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Main page / Museums and sightseeing in Veliky Novgorod / Museum of Iron in Vitoslavlitsy
Museum of Iron in Vitoslavlitsy
Veliky Novgorod, Yurievskoe avenue on the second floor of the souvenir shop opposite the Museum of Wooden Architecture "Vitoslavlitsy".

+7 921 203 90 47


Working hours:
10:00 – 18:00
ежедневно, без обеда и выходных

Daily: 10 a.m. – 6 p.m.

Entrance Fee:
С 1 марта 2023 года:
100 руб. – взрослый
30 руб. – детский

100 roubles (adults)
30 roubles (children)

58.49024700, 31.27090500

10 155 km - this is the length of the route from Thailand to Veliky Novgorod, made by the oldest iron at the Museum of Irons, presenting over 250 exhibits.

 You can get to the Museum from the central railway and bus station or the bus stop «Sennaya sq.» on buses № 7, 7A.

Bus fare - 30 roubles. Bus schedule is here and at Red Izba

A unique collection of irons composed of two hundred and fifty pieces of XVIII-XX centuries from Russia, Germany, France, Italy, USA, Thailand, England, Czech Republic, Spain, Poland and Scandinavia.

The weight of each presented iron varies from 10 g to 10 kg.

The collection includes the following types of irons:

  • cast
  • coal
  • with removable handles
  • with replaceable inserts
  • gas 
  • ethanol
  • electric
  • special
  • souvenir
The history of iron in Russia

Since ancient times people took care of their clothes so that they looked nice and neat after washing. For these purposes the iron was invented. In the opinion of archeologists, the oldest of them is a flat heavy stone. Slightly wet clothes was spread on its relatively smooth surface and was pressed by another stone until it became dry. As a result, some wrinkles disappeared.

As early as in the 4th century BC ancient Greeks invented a way of pleating clothes of fabric with the help of hot metal rod that looked like a rolling-pin. Two centuries later Romans beat wrinkles out of clothes with metal hammer.

In Russia, hard work of laundress also did not end up after washing – clean, but wrinkled clothes waited for ironing. Before the iron was invented, it was made with the help of the beater, on which clothes was wound, and thick plate with notches and handle that was moved back and forth. Edges of the plate touched fabric, stretching and smoothing wrinkles. This implement for ironing in different regions was called "rubel", "pralnik", "pranik", "granchak", "rebrak", "raskatka". At that time fabrics were hand-made and were so coarse that after washing they were stiff. The treatment of them with beater not only removed wrinkles but also made them softer. Carvers decorated beaters with quaint patterns. 

Clothes in Russia was also ironed with "gavkas" – glass balls, cut bottoms of bottles, iron mugs filled with hot water.

In the Middle Ages another implement was used. It looked almost like an ordinary frying pan: hot coals were laid inside the iron brazier with handle and clothes was ironed with "frying pan". It is clear that this "iron" wasn't convenient and safe: to work with it was uncomfortable, sparks and petty coals constantly flew out of brazier, leaving spots and holes on clothes.

However, it was long time before life-saving properties of electricity were discovered, so it was only possible to improve the same principle: heating metal with the help of coals inside or fire outside.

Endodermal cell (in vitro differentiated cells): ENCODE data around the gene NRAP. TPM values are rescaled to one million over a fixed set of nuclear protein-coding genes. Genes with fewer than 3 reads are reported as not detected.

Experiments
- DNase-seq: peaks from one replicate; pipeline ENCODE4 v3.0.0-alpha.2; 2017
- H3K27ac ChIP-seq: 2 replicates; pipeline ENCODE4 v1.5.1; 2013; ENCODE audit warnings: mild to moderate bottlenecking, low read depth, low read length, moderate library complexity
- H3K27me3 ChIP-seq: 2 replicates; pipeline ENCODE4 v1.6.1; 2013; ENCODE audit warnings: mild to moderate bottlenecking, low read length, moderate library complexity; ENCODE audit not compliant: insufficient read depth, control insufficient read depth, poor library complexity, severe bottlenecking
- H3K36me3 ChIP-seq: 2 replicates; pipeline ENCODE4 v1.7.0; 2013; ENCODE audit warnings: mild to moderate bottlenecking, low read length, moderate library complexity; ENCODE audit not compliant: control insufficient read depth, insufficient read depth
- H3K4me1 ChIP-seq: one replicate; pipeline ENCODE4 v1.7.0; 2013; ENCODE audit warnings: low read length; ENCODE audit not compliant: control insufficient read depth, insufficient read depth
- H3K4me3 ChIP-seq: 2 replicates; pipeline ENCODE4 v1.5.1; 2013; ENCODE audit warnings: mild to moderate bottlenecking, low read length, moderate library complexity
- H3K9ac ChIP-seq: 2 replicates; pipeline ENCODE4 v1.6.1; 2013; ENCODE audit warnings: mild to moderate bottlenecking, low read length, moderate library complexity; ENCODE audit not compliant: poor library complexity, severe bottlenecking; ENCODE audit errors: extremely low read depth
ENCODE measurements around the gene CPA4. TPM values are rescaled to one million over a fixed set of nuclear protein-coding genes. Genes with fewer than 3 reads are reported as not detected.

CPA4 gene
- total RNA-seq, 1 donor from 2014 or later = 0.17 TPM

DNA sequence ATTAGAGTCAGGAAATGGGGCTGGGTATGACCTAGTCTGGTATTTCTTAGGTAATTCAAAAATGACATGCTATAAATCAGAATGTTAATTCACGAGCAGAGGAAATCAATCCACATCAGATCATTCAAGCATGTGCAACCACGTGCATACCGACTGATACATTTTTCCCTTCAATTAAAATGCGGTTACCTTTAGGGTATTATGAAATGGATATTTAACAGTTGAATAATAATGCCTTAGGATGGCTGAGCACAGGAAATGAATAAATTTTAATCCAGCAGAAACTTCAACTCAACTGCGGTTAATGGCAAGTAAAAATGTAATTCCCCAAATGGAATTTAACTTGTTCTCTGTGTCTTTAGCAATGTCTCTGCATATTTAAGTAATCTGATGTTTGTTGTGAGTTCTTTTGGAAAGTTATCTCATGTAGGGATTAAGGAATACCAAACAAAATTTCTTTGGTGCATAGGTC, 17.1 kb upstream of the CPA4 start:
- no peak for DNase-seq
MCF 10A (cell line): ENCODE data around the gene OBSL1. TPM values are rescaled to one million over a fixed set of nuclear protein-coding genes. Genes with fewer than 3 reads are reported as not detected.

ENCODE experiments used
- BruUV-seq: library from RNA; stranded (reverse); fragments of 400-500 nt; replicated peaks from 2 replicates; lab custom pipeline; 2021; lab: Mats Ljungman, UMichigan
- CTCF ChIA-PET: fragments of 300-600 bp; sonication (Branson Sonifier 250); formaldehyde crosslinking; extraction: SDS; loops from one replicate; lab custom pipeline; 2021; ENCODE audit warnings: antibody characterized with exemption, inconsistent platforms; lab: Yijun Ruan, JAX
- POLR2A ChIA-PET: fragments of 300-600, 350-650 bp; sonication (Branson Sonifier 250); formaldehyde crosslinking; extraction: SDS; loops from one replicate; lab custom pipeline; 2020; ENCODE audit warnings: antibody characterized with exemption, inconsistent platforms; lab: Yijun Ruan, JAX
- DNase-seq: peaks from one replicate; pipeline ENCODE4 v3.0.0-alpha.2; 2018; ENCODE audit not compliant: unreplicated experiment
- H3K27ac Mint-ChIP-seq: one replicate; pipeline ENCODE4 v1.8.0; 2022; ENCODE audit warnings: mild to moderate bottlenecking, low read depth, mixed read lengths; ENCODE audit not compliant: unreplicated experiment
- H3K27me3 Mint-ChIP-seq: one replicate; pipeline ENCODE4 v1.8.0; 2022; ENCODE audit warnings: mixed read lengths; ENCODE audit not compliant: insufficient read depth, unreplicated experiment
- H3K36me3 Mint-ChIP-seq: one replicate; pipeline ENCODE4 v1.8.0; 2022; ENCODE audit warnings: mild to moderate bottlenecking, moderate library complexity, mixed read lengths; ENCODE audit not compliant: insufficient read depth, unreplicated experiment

In the middle of the 20th century so called "coal" irons could be seen. They looked like small stove: burning coals were laid inside the body of the iron. For better draught holes were made on sides and sometimes iron had a pipe. One blew in holes or waved with iron from side to side to rekindle coals. As far as "coal" irons were heavy, ironing turned to real power exercise. Old iron of a tailor could weigh 15 kg. That couldn't be compared with modern models.

The first written record about iron in Russia is found in the book of tsarina Eudoxia – the wife of Michael Fyodorovich Romanov in 1636: "In January of 31 days, 5 altyns were given to blacksmith Ivanka Trofimov and he made iron for tsarina's apartment for this money".

Small irons were casted as well and they served for smoothing laces and other small details. Irons were expensive. While casting, they were decorated with ornaments, they were passed through generations from mother to daughter. An iron in a house was a symbol of wealth and prosperity of its owners. Sometimes an iron was placed on a napkin next to the samovar as a decoration in a visible place and as if by chance but proudly was shown to all guests. For the most notable persons irons could be made in different quaint forms. They could be inlaid with copper and for more expensive irons – even with silver. Usually handles were made of wood and they could be smooth or figure.

In the 18th century irons in Russia were manufactured mainly at Demidov's factories. Then they invented irons with removable liner that was heated, then snatched out of fire with a special rod and set into a hollow body of the iron. Cast-solid iron was produced in Russia until the mid of 60s of the 20th century and the youngest model with two removable bases was produced in 1989.

In 1868 a musical iron was patented – it made melodic sounds during ironing.

This merciful invention was intended to make a work of seamstresses and pressers less exhausting. Handles and bodies of these irons were decorated with colourful enamel, carving and even decorative painting. It was quite popular: fashion for this wonder of engineering lasted until 20s of the 20th century.

10 155 km - this is the length of the route from Thailand to Veliky Novgorod, made by the oldest iron at the Museum of Irons, presenting over 250 exhibits.

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